But how do you do that? We usually say that Lean is about “learning by doing”. There is no shortcuts or recipe that fits every business model. Each organization needs to follow their own path. However, every Lean journey that I know is associated with - at least - one great “sensei”, a hands-on mentor that teaches by doing and someone who helps see with new eyes and to build a new mindset.

On the path of discovering Lean as the basis of CI&T’s digital transformation, it was no different. We had mentors, learned the principles and, along 10 years, we’ve elaborated our own strategies and have enhanced processes that have given origin to our digital transformation model, the Lean Digital Transformation. Nowadays, we work throughout the flow of value, extending our involvement which goes beyond software development. We’ve learned from delivering products to consumers’ hands and now we’re also setting the strategy on how to meet their needs. We’ve developed the capability to see this value stream and seek the continuous improvement.

Our leaders, who have gone through this journey of learning and growth, are today great senseis, capable of guiding their own teams and forming new Lean leaders, as well as, be able to stand on their own with other leaders and teams of other companies from different industries. What is the result? Besides having a strong and consistent growth year by year and having more satisfied teams and customers. But what is more rewarding is seeing that, by extrapolating the Lean transformation of other companies, we are changing the value generation threshold of the market as a whole, and in the long-term, of the society.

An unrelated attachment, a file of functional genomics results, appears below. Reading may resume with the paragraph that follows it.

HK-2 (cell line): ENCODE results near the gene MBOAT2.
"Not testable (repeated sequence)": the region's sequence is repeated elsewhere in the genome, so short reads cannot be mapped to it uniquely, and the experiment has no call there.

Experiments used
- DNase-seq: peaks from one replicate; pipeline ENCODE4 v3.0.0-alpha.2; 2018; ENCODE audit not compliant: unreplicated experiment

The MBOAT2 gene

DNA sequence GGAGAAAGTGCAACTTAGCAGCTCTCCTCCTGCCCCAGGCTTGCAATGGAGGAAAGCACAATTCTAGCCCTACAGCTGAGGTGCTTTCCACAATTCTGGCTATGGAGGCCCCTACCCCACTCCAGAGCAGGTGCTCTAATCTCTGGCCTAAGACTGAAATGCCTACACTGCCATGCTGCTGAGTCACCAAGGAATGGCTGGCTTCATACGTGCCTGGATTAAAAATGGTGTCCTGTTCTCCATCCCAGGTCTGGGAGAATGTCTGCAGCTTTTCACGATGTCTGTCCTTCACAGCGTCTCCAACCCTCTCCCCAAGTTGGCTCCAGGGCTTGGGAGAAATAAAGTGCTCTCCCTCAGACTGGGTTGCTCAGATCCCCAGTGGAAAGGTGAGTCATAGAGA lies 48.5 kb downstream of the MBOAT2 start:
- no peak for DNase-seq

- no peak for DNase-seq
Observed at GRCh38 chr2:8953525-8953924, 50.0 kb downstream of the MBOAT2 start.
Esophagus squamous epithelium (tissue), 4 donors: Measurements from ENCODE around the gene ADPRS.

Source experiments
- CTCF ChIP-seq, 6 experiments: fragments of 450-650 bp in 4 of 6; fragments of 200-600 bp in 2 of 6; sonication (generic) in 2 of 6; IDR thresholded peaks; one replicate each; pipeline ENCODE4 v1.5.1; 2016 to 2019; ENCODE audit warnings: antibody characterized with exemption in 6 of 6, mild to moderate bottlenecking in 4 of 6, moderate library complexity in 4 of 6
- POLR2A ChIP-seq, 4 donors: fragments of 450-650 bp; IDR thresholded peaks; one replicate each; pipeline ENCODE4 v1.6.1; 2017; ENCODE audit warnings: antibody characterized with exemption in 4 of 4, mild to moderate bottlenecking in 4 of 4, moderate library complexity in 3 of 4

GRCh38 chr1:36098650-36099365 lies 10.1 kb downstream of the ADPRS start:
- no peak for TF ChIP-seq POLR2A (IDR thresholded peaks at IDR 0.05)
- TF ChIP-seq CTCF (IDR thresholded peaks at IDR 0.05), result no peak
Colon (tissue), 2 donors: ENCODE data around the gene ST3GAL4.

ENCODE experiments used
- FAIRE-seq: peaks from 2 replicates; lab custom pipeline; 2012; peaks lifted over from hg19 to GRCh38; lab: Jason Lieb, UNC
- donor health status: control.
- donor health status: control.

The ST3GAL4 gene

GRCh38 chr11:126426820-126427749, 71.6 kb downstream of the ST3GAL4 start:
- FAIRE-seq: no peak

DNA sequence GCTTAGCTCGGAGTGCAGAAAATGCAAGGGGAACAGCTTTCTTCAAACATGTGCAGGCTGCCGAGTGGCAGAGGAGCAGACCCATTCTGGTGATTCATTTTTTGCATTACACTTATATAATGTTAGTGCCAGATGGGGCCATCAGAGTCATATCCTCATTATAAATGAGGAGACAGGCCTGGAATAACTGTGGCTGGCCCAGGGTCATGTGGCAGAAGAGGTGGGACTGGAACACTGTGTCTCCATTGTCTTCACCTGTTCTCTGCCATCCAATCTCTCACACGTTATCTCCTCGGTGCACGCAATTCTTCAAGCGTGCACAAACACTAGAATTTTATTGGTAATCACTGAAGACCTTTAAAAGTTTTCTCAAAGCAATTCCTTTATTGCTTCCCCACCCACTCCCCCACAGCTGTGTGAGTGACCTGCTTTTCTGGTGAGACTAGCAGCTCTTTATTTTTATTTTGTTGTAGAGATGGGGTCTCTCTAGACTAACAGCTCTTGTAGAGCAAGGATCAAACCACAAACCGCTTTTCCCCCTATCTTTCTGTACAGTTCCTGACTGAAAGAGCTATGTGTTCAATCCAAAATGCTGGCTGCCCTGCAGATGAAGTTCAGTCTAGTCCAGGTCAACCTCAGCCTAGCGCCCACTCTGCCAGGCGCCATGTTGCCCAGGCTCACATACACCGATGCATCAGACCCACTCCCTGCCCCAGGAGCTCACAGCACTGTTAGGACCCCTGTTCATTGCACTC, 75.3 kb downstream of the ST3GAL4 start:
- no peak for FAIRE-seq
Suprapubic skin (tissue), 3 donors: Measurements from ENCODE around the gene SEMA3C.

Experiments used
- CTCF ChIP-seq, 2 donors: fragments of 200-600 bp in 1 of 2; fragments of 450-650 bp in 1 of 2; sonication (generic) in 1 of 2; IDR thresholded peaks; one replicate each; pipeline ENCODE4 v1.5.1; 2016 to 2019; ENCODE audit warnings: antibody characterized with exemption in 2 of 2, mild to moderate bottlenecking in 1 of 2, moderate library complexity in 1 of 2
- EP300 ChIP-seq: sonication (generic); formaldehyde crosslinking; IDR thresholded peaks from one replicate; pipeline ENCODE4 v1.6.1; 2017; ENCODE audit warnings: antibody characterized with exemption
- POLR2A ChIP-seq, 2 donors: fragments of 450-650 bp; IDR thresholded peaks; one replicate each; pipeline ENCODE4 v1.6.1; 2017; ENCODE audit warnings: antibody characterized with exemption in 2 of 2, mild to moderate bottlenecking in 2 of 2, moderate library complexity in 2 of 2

As more and more companies and organizations notice the unique opportunity that digital transformation presents for the internalization of Lean principles from end-to-end, a permanent change will take place. A change that, by the example of what happened to the manufacturing industry in the 80s, has no return: the new standard will have been established and whoever wants to play the game, will have to elevate to that level, too.